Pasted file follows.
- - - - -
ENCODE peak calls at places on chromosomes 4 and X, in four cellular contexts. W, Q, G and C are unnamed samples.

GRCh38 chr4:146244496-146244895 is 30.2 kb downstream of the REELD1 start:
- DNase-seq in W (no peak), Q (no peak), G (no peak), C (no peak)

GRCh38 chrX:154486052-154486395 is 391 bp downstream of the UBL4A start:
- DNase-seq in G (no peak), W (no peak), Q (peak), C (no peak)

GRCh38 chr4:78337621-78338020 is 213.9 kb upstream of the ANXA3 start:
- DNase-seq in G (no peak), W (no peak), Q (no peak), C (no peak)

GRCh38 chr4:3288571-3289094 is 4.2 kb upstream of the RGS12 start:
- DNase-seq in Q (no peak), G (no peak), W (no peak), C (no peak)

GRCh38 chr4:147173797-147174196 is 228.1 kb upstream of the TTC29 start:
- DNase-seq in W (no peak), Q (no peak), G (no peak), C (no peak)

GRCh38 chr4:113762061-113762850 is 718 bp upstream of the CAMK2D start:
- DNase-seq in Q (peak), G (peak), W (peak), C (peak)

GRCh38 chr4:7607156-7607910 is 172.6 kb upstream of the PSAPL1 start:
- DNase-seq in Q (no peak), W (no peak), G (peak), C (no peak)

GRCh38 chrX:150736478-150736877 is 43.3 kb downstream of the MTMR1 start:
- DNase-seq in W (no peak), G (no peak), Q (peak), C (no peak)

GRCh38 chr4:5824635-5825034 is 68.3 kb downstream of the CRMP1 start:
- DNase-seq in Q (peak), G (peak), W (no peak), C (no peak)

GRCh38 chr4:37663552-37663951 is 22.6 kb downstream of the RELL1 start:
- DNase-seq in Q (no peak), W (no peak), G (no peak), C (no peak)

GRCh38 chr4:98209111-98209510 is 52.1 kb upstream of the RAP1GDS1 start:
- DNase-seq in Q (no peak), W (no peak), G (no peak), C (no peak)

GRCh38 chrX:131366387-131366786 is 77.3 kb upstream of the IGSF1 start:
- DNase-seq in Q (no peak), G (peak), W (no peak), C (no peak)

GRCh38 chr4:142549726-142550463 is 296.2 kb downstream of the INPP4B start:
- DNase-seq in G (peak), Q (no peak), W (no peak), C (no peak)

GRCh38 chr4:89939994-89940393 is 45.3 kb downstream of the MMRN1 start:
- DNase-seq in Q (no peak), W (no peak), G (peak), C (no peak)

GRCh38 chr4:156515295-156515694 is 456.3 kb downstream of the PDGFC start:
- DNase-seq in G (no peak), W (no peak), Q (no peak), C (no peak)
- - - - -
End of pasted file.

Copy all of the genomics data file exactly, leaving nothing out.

ENCODE peak calls at places on chromosomes 4 and X, in four cellular contexts. W, Q, G and C are unnamed samples.

GRCh38 chr4:146244496-146244895 is 30.2 kb downstream of the REELD1 start:
- DNase-seq in W (no peak), Q (no peak), G (no peak), C (no peak)

GRCh38 chrX:154486052-154486395 is 391 bp downstream of the UBL4A start:
- DNase-seq in G (no peak), W (no peak), Q (peak), C (no peak)

GRCh38 chr4:78337621-78338020 is 213.9 kb upstream of the ANXA3 start:
- DNase-seq in G (no peak), W (no peak), Q (no peak), C (no peak)

GRCh38 chr4:3288571-3289094 is 4.2 kb upstream of the RGS12 start:
- DNase-seq in Q (no peak), G (no peak), W (no peak), C (no peak)

GRCh38 chr4:147173797-147174196 is 228.1 kb upstream of the TTC29 start:
- DNase-seq in W (no peak), Q (no peak), G (no peak), C (no peak)

GRCh38 chr4:113762061-113762850 is 718 bp upstream of the CAMK2D start:
- DNase-seq in Q (peak), G (peak), W (peak), C (peak)

GRCh38 chr4:7607156-7607910 is 172.6 kb upstream of the PSAPL1 start:
- DNase-seq in Q (no peak), W (no peak), G (peak), C (no peak)

GRCh38 chrX:150736478-150736877 is 43.3 kb downstream of the MTMR1 start:
- DNase-seq in W (no peak), G (no peak), Q (peak), C (no peak)

GRCh38 chr4:5824635-5825034 is 68.3 kb downstream of the CRMP1 start:
- DNase-seq in Q (peak), G (peak), W (no peak), C (no peak)

GRCh38 chr4:37663552-37663951 is 22.6 kb downstream of the RELL1 start:
- DNase-seq in Q (no peak), W (no peak), G (no peak), C (no peak)

GRCh38 chr4:98209111-98209510 is 52.1 kb upstream of the RAP1GDS1 start:
- DNase-seq in Q (no peak), W (no peak), G (no peak), C (no peak)

GRCh38 chrX:131366387-131366786 is 77.3 kb upstream of the IGSF1 start:
- DNase-seq in Q (no peak), G (peak), W (no peak), C (no peak)

GRCh38 chr4:142549726-142550463 is 296.2 kb downstream of the INPP4B start:
- DNase-seq in G (peak), Q (no peak), W (no peak), C (no peak)

GRCh38 chr4:89939994-89940393 is 45.3 kb downstream of the MMRN1 start:
- DNase-seq in Q (no peak), W (no peak), G (peak), C (no peak)

GRCh38 chr4:156515295-156515694 is 456.3 kb downstream of the PDGFC start:
- DNase-seq in G (no peak), W (no peak), Q (no peak), C (no peak)